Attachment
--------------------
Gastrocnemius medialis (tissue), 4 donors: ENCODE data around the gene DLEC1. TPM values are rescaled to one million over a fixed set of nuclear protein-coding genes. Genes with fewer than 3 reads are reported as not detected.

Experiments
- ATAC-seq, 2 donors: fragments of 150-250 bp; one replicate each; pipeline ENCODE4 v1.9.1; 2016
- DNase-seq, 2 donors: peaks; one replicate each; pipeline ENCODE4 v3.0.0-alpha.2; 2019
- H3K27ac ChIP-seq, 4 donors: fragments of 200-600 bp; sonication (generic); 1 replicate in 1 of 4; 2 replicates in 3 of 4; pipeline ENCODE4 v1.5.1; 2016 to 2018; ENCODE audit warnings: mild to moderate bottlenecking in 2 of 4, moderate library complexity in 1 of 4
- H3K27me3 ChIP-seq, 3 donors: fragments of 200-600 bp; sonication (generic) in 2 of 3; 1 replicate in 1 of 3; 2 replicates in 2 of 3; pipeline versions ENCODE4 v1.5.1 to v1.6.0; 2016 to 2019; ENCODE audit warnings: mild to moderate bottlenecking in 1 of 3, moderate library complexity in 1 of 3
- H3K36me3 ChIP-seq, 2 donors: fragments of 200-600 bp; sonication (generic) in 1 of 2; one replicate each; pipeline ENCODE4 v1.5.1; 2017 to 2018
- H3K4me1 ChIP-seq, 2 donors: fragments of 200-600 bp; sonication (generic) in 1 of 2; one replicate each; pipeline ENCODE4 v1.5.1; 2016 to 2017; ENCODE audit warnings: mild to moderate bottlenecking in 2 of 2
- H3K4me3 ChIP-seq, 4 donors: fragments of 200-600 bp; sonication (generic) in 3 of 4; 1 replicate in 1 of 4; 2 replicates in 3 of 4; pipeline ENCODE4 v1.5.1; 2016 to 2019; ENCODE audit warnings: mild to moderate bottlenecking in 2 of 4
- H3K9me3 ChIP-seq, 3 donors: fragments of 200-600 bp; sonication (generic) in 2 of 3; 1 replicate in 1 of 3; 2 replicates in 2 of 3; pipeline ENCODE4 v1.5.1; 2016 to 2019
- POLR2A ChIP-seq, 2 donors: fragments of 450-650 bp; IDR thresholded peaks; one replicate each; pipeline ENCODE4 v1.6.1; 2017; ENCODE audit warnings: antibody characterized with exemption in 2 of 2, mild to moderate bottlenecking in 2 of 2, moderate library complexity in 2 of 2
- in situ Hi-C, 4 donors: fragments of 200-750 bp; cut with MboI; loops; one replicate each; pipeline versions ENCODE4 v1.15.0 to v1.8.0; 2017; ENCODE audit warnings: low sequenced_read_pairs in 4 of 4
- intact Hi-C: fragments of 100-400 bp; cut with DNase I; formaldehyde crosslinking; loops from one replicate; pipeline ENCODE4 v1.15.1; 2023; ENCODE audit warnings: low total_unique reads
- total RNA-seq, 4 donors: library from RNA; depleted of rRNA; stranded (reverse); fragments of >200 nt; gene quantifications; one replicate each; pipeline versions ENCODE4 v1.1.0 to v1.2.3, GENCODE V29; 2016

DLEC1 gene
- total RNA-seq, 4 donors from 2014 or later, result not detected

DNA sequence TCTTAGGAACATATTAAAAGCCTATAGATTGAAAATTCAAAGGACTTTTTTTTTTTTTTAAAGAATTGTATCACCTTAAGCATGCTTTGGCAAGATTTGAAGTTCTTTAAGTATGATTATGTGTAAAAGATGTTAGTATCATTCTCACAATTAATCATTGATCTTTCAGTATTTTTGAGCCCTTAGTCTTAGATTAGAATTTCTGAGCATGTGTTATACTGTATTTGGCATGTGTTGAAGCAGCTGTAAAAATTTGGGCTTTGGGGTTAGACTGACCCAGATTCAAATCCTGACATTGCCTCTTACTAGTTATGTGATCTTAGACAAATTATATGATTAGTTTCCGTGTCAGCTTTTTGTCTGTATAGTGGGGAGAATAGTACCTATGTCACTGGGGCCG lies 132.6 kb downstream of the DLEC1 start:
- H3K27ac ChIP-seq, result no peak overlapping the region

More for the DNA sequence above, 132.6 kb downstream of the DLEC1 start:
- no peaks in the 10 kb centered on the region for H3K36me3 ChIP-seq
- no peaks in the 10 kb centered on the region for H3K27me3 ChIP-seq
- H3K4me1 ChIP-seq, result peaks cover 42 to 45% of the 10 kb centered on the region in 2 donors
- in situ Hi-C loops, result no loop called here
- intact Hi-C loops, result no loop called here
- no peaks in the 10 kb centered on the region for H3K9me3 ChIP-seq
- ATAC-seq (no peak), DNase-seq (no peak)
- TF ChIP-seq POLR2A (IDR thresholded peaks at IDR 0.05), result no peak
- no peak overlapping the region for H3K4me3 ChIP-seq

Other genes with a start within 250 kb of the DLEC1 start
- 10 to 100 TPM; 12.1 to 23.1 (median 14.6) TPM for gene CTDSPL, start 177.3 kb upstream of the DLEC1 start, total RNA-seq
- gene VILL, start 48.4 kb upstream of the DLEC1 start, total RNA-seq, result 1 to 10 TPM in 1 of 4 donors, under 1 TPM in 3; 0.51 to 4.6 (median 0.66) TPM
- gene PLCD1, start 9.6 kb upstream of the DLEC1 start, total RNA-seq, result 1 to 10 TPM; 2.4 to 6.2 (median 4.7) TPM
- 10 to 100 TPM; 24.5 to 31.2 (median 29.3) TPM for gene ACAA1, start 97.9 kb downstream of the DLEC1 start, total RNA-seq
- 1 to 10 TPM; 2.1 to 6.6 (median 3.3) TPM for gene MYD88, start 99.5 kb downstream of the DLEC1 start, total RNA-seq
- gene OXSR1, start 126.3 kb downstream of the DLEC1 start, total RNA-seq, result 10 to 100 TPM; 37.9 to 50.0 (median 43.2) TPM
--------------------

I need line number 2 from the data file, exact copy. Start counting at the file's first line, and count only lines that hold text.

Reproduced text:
Experiments